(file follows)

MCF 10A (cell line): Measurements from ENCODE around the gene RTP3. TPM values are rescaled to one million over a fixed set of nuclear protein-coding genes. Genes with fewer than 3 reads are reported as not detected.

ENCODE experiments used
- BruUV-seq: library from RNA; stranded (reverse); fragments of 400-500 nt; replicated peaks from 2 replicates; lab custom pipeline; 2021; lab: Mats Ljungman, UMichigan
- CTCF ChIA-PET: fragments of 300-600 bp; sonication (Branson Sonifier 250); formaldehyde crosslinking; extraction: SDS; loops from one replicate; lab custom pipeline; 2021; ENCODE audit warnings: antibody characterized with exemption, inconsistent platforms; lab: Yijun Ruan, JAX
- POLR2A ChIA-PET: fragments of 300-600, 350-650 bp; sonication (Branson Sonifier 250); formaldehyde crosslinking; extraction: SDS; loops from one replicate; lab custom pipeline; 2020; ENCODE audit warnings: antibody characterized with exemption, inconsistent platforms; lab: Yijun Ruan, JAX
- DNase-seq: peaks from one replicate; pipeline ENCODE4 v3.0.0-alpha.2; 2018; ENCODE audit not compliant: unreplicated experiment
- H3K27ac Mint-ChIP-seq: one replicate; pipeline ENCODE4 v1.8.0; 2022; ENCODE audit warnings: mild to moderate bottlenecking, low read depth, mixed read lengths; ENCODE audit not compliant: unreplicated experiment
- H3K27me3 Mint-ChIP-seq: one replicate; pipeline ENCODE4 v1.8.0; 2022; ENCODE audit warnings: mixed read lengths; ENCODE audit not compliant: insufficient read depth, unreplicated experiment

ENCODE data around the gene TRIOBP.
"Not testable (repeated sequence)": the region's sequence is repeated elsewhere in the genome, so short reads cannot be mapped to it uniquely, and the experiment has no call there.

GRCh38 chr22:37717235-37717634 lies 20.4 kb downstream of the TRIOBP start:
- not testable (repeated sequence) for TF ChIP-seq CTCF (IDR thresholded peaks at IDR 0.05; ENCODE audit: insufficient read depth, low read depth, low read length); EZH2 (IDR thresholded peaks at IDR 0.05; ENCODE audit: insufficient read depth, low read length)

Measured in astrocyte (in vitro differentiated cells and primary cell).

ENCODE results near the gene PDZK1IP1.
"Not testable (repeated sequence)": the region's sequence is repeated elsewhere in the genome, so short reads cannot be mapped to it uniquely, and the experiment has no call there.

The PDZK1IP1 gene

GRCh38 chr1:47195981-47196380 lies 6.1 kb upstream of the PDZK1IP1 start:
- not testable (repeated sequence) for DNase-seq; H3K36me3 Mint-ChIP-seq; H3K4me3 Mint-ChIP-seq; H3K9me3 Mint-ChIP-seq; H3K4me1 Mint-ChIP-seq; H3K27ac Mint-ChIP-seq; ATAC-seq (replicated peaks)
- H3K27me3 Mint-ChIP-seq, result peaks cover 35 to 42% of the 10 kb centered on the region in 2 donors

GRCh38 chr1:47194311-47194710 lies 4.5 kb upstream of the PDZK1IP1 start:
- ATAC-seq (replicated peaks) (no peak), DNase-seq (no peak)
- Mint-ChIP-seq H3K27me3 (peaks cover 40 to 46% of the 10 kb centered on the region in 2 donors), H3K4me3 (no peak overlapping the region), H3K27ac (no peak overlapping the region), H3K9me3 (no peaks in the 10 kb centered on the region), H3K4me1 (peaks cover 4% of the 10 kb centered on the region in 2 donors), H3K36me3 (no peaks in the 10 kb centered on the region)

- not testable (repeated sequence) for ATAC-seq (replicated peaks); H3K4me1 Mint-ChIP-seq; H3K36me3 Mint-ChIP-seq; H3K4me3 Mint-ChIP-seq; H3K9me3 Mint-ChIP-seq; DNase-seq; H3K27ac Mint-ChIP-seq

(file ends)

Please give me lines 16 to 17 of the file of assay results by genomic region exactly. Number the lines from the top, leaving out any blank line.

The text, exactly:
The PDZK1IP1 gene

GRCh38 chr1:47195981-47196380 lies 6.1 kb upstream of the PDZK1IP1 start: